Sunday, March 12, 2017

The Ultimate Cupout

Everyone warned us about sleep deprivation before Owen joined us. It is what it is, we thought, sleep or no sleep we'll just have to roll with it. I stayed mostly awake during the nights at the hospital as Owen napped and nursed on top of me. The nurses also came to check on us every few hours throughout the night. Owen cried occasionally. Yet, somehow Peter was able to sleep through it all on the tiny pulled out sofa. On the second night, Peter slept undisturbed from 11pm to 7am. I couldn't wake him from my bed and really struggled to carry Owen with me to the bathroom. It was infuriating.

Things have improved since we came home. Instead of having Owen on top of me each night, I would feed him and then pass him to Peter, who is a much more sound sleeper than I am and doesn't mind having Owen sleep on top of him. We did purchase an used Arms Reach for our bedroom just in case we needed it. But we had decided long ago that we were going to cosleep with our baby. It's the only thing that makes sense. What baby would want to sleep alone after spending all nine months snuggly inside mom's belly? Besides, Owen is such a beautiful baby. I would hate to miss out on sleeping next to him and watch his peaceful little face and hear him breath. So yes, Owen sleeps with us on our king size bed with tons and pillows and blankets and two wild felines. It's not recommended by the AAP but it works for us.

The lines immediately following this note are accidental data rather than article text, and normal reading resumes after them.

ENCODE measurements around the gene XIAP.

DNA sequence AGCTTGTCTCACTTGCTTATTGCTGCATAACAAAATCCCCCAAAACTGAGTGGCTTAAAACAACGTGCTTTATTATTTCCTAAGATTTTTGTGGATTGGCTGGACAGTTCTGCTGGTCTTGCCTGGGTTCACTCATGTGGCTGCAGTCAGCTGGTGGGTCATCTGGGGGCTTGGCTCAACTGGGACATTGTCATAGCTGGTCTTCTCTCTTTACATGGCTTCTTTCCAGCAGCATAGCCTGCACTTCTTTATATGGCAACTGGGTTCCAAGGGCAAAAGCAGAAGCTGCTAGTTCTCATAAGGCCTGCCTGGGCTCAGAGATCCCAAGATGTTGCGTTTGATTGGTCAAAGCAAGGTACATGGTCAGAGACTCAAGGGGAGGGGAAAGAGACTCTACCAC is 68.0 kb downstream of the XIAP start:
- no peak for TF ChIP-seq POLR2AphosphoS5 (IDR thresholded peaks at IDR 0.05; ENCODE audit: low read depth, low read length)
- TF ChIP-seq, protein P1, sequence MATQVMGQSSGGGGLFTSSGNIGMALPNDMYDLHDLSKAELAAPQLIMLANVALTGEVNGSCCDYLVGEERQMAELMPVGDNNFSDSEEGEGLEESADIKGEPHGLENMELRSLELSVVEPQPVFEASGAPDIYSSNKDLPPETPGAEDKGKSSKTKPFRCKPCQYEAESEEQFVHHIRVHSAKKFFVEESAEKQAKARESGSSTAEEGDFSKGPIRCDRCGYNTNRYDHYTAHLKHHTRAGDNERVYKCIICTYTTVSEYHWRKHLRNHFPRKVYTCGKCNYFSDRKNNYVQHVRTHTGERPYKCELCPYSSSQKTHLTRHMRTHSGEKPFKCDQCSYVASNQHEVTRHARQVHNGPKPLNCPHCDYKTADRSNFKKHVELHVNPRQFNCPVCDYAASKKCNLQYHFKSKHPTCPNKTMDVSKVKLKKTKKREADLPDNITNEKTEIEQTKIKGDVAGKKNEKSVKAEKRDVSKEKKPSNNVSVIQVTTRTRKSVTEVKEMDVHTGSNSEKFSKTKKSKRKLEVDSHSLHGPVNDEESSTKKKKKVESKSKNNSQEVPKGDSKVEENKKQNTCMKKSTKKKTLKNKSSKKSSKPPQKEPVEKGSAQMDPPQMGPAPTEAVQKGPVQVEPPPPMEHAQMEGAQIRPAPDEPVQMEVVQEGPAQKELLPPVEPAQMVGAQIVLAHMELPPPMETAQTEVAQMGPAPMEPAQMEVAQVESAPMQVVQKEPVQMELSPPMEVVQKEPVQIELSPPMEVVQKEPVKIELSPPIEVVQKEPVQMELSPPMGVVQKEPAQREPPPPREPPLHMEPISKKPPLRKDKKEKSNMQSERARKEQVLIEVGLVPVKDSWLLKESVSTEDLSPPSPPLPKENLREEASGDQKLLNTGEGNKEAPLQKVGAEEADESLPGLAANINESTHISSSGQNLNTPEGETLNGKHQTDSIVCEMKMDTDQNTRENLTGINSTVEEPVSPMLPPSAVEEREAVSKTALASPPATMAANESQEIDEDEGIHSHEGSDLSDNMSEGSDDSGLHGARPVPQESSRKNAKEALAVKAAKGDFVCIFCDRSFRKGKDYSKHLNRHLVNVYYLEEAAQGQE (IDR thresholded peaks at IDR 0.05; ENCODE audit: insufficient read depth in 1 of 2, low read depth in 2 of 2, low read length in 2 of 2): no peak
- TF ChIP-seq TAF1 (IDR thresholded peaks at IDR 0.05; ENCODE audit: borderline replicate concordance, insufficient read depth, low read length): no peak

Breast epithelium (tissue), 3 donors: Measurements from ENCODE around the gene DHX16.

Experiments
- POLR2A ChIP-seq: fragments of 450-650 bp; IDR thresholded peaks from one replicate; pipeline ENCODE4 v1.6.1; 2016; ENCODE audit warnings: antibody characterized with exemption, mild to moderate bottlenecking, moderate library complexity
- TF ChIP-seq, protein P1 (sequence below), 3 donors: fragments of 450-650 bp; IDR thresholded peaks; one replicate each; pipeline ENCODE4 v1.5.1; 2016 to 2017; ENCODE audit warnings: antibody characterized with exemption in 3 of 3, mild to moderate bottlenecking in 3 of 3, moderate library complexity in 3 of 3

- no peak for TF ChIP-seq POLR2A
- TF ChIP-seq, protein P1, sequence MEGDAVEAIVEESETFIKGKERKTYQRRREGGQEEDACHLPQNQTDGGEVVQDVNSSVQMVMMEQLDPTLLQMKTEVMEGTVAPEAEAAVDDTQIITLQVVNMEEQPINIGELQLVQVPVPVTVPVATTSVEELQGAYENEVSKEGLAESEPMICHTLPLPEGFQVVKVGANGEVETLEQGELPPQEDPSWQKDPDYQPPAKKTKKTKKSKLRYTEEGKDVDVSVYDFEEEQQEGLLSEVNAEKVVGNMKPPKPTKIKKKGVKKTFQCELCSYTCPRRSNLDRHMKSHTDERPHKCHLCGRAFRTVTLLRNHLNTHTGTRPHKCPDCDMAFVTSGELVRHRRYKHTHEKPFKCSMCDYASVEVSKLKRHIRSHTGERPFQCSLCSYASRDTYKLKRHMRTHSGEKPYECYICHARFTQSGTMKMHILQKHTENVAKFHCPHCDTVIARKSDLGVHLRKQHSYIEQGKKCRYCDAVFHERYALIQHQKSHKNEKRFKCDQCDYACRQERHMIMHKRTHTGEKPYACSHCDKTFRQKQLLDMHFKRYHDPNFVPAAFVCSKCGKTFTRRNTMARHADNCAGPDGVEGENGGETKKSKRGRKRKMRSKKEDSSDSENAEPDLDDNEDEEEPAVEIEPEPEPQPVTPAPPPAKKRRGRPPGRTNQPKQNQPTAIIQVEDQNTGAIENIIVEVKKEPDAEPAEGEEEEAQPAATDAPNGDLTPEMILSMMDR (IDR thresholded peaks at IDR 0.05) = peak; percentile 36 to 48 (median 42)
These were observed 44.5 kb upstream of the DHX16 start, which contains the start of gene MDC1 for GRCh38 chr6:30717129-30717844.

Last night was the first time Owen slept through the entire night without fuss. Normally he gets bothered by gas between 3-4am so we have to walk him around and give him gas drops. I started him on probiotic drops two days ago to build his digestive system. I don't know if it's that or pure luck that last night, he didn't make a sound at all. Peter changed his diaper once and I side nursed him a few times while laying down. We slept so well that Peter even said he's worried that he's getting too much sleep.